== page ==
On Credit Cards and Scams and Mother’s Maiden Name

This is one of the rare days my cat PB let me sleep late. And because I didn’t have a post prescheduled for this site, and because I did get an extra three hours sleep, I’m late. I’ve been up for about an hour and a half now, and part of that time was spent wondering what I’m going to write about and the rest of the time was spent trying to figure out whether or not Mom’s credit card account has been breached.

If so, heaven help the jerk who did it.

Fortunately, whoever called her this morning and recited the last four digits of her card number woke her from a sound sleep. Her groggy head registered only the fact he gave a number, said “fraudulent use,” and gave her a phone number to return the call. I suspect, had she been coherent enough to return the call, she would’ve given the thief the rest of her credit card number.

Instead, she called me. Even half asleep, Mom is smart. She didn’t give out information over the phone. She has a deep-seated distrust of phone numbers and people she doesn’t recognize, and these days, octogenarians should have a healthy amount of distrust.

I fished her bill out of the to-be-shredded can and called the credit card. For verification, they wanted the last four digits of her social security number. Considering I’d been awake less than an hour and had downed only one cup of memory-pumping caffeine, I couldn’t think of it. I gave the lady the first number that came to mind, which turns out to be my husband’s.

So, for alternative information, she asked Mom’s birthday and her mother’s maiden name–and here’s where things got weird. I know Mom’s birthday and Grandmom’s maiden name, but the name wasn’t the one Mom used when she set up the account. Once upon a time, long ago and far away, she’d told me she had done that, used someone else’s name as her mother’s maiden.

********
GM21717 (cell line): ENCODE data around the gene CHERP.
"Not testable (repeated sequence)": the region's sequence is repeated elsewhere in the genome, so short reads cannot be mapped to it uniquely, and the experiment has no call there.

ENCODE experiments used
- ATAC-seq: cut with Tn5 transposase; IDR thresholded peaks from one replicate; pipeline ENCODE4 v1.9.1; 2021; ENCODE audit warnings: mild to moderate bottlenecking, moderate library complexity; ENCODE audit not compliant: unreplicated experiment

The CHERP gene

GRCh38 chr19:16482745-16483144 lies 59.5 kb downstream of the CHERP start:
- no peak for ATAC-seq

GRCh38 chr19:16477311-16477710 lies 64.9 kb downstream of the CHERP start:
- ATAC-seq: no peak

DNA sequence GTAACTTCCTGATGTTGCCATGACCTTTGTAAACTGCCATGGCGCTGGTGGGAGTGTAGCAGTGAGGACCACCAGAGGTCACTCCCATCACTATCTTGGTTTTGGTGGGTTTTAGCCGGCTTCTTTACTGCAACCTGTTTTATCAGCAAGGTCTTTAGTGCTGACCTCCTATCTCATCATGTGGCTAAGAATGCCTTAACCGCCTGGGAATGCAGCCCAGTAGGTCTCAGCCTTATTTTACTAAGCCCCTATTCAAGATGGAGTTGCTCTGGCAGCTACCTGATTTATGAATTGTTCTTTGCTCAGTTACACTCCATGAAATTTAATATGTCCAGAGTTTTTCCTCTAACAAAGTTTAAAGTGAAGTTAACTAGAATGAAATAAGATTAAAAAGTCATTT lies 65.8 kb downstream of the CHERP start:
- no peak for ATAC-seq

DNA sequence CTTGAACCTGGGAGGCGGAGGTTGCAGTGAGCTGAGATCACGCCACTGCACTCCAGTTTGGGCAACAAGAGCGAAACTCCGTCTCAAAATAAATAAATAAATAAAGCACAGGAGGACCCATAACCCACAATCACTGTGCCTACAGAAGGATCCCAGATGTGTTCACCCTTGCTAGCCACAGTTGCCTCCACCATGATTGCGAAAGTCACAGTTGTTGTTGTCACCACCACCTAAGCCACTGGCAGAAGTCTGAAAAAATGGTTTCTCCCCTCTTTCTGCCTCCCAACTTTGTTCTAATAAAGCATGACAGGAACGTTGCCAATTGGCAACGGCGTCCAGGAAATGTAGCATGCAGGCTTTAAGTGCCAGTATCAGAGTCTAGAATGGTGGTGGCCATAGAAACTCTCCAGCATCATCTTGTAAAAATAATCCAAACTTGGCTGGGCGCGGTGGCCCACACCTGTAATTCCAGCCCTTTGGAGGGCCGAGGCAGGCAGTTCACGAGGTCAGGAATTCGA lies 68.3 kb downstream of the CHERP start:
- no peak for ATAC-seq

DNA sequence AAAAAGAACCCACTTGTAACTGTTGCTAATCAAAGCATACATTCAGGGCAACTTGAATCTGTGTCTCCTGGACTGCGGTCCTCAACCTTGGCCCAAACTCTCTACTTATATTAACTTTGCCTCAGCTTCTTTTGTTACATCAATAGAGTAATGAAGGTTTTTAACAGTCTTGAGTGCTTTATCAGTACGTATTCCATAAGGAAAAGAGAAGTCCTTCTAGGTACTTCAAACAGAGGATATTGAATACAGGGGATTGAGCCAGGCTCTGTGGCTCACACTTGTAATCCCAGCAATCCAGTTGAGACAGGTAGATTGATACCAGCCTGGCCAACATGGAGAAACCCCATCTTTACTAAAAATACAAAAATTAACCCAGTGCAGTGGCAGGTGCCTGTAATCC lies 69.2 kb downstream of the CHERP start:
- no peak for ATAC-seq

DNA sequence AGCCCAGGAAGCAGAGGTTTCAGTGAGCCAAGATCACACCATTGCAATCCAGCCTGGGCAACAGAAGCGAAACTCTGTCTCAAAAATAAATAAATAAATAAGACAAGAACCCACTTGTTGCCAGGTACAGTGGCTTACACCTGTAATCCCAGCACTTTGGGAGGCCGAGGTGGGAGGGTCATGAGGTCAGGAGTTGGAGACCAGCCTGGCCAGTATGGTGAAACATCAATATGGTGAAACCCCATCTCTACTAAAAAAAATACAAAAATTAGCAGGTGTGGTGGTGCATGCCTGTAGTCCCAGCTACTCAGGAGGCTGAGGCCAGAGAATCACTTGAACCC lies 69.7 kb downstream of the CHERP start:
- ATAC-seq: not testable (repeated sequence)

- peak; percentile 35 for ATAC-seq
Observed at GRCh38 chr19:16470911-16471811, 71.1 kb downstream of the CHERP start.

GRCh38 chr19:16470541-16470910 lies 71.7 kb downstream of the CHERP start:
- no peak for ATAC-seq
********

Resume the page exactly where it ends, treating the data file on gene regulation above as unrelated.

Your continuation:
“Anyone can figure out Mom’s maiden name,” she’d said. “They’ll never guess this one.”

True, and we thought it brilliant at the time, except now I don’t remember which one she used.

Now, I’m on a hunt for her SSN and awaiting a call-back from the wonderful lady who’d been so incredibly patient with my fumbling self this morning, while I down coffee like it’s a life-saving serum that will magically make my brain work again. If only it would.

Lesson here, kids: Don’t let your mom get cute about her password and info cues without filing them somewhere where you can actually find them again. Believe me, I feel like a huge idiot right now.

About Linda W. Yezak

Author/Freelance Editor/Speaker (writing and editing topics).
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15 Responses to On Credit Cards and Scams and Mother’s Maiden Name

  1. Oh wow, what a saga! Yes, hard to guess passwords and logins are great, if you can remember them! Good thing your Mom was astute enough not to respond. I wish we could lock up all these predators! Good luck on your info search. I am heading back for more of the black elixir myself. 🙂


  2. Joan says:

    Oops…guess your Mom and I are doing the same. The year for my birthday isnt accurate and my mother’s maiden name is the name of her step father…i don’t trust these people either.


  3. Doc Ellis says:

    Been there; felt that.
    My Dad kept his email from A&M as a Professor Emeritus. He has no clue how to reset his password which they request periodically. After a very long discussion with help desk I now do it all and they only contact me. I just told him I had talked them into not discobtuibg this need for him and he was so appreciative.


  4. Phil J. Harrison says:

    Psst. Keepass. It’s free and you can set up a file just for your mother’s stuff as well as another for yours.


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